Pediatric Conscious Sedation

Pediatric Conscious Sedation in Los Angeles

To decrease the anxiety that many children have for getting their treatment done, we at Children’s Dental Fun Zone of Los Angeles and West Covina offer our patients the option of oral sedation. Oral or conscious sedation is also an option at our Fontana, Eagle Rock, and Montebello location.

What is Oral Sedation?

Oral sedation involves the ingestion of prescription anti-anxiety medication that puts the children in a more relaxed state so that they will be more receptive to the dental procedure. While different medications are used by different pediatric offices, our office makes sure to only use the most safe and effective medications. The child simply drinks the medication and, after about an hour, starts feeling much calmer. The combination of the sedative medication and the nitrous gas (laughing gas) helps put the child in a relaxed state, which can make the procedure much more bearable.

How does oral sedation work?

The child is asked to come to the office on an empty stomach and is given the oral sedation an hour before the appointment. While the effects differ on each child, the drugs have a calming effect and often make the child drowsy. The child will still be able to respond to stimulation, recognize voices, and maintain his or her natural protective reflexes. With the sedation however, the child will not be as scared of the dentist or the procedure as he or she was before taking it. This is one great way to get the child to relax and have a much more comfortable dental visit.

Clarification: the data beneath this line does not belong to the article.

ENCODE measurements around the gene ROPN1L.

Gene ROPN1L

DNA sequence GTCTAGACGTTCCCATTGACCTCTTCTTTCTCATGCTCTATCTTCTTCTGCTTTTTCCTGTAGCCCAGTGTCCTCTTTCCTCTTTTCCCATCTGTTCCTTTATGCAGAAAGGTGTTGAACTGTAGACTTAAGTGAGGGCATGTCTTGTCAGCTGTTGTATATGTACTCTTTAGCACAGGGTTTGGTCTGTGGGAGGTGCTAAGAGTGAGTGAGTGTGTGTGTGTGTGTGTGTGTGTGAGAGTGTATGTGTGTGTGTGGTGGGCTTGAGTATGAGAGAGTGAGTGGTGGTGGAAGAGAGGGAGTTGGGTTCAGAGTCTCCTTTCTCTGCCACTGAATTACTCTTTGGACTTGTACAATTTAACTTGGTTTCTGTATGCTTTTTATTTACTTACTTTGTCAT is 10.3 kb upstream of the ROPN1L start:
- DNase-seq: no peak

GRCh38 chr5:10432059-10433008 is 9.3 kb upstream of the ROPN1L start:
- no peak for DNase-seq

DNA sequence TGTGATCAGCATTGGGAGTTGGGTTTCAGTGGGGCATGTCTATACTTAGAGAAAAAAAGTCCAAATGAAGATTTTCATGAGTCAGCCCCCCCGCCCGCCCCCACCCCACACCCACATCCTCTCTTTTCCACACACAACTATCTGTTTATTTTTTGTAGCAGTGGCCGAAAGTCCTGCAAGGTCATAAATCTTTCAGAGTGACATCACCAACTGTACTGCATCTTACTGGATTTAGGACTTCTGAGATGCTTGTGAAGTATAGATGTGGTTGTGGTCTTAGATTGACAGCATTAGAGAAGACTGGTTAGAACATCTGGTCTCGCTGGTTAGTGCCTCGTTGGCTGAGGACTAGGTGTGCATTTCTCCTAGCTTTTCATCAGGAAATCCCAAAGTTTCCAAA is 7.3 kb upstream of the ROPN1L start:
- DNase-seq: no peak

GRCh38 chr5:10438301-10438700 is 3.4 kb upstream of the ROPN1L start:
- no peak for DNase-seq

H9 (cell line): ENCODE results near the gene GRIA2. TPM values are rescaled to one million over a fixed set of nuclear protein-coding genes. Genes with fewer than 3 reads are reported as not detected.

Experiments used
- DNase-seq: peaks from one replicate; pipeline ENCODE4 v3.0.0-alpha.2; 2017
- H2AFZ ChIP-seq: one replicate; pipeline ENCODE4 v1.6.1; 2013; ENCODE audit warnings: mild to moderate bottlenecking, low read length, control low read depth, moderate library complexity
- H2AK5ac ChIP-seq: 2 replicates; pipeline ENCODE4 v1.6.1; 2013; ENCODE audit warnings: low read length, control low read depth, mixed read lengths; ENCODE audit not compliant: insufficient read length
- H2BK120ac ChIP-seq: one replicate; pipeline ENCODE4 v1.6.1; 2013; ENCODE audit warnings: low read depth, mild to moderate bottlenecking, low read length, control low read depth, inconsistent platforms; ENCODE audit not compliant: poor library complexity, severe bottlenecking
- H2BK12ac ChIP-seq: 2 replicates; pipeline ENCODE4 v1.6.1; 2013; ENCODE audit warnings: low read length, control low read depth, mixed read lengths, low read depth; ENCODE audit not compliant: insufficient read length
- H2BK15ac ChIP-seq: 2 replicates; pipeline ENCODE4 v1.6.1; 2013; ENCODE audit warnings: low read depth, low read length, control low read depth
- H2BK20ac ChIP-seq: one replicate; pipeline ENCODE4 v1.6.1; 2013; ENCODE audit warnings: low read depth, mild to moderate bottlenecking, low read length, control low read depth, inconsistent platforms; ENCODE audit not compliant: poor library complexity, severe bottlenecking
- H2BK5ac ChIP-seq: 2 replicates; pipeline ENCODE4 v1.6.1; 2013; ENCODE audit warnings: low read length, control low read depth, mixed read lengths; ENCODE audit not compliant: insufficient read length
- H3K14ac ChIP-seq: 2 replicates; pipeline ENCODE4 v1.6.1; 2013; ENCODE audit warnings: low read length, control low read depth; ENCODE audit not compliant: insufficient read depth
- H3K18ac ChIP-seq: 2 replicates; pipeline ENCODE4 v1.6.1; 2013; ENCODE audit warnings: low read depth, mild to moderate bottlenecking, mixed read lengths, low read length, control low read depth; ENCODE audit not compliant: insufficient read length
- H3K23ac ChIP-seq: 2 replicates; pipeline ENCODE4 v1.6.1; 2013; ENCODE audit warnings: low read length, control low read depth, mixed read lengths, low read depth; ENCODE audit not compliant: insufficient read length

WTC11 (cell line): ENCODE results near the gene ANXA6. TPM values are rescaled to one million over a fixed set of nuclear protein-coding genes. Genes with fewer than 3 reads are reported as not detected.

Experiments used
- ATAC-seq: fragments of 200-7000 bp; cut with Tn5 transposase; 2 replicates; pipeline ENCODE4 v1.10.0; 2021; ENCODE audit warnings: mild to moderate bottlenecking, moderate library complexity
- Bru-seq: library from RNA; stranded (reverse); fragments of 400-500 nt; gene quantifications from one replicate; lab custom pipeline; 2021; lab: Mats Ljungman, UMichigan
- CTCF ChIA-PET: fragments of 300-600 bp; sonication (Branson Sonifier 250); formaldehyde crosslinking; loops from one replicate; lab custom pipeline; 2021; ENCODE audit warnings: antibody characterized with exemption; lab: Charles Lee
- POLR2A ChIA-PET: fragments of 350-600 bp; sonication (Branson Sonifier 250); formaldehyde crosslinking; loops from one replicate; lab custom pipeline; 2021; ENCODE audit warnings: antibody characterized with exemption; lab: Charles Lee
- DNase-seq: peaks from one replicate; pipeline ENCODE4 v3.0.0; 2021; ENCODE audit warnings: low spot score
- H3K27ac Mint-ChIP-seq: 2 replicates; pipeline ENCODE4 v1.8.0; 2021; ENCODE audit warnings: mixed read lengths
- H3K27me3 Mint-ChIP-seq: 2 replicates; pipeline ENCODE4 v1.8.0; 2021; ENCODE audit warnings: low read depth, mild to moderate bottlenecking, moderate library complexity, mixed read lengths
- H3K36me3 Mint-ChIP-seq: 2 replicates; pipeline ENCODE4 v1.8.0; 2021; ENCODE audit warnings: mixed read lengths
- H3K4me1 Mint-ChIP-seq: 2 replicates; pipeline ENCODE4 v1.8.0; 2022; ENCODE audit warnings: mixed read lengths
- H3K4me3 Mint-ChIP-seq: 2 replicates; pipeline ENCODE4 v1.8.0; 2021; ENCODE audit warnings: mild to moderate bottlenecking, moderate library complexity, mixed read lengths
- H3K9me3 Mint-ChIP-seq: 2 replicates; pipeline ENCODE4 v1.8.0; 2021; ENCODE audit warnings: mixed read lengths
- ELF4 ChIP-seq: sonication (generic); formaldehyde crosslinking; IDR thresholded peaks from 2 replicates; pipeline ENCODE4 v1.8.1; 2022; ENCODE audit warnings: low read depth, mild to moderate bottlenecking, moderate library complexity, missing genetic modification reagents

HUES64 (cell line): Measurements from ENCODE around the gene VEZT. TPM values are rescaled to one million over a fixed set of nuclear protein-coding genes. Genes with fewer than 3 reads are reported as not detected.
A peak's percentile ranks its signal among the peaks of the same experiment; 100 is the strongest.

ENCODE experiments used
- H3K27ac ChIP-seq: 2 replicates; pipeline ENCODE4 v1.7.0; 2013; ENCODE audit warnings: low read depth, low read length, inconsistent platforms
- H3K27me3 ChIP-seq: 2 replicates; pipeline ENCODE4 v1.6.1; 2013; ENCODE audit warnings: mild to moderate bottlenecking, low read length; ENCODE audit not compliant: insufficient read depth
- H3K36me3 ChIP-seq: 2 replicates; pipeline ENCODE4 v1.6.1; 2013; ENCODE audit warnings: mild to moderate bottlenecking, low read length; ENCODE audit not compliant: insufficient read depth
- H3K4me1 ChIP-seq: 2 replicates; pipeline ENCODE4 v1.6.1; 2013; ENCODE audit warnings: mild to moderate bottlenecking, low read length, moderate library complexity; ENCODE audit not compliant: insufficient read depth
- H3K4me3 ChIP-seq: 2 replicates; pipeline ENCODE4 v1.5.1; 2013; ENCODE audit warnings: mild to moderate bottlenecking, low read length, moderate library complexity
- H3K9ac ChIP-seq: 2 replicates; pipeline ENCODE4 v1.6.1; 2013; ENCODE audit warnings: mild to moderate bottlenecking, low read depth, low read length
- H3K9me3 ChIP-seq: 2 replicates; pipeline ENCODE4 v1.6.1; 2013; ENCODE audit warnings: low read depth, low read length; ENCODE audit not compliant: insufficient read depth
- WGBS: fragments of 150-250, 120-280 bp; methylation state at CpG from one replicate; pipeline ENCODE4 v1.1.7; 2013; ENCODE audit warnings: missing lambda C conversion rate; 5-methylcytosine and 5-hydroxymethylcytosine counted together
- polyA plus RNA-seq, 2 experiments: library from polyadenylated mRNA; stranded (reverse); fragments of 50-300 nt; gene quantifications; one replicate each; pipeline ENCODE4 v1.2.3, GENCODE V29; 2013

Are there any advantages or disadvantages to oral sedation?

The pediatric dental experts at children’s dental fun zone highly recommend oral sedation for younger kids who have a lot of dental treatment that needs to be completed. The amount of sedation medication is given based on the child’s weight to make sure it is safe. Also, the pediatric dentist monitors the child’s breathing throughout the procedure to be sure that the airway is kept clear. Although the child may fall asleep after taking the sedative medication, they can be roused easily and can respond to commands. Overall, they are more comfortable and less anxious while getting their dental treatment done. The only real disadvantage is that sometimes even after treatment children may be drowsy and less alert. Parents should monitor their children after treatment and not allow them to partake in too many rigorous activities, like sports, after being sedated. It is also important to make sure their chin is lifted and their head is not sagging down to their chest when they sleep to prevent a closure of the airway.

Who is a good candidate for pediatric oral conscious sedation?

Smaller children, who are more afraid of the dentist, will do best when placed under oral conscious sedation. Special needs children can also benefit from being more relaxed by taking some oral medication an hour before treatment. Finally, kids with anxiety who are more afraid of the dentist will do better if they are given some sedative drugs.


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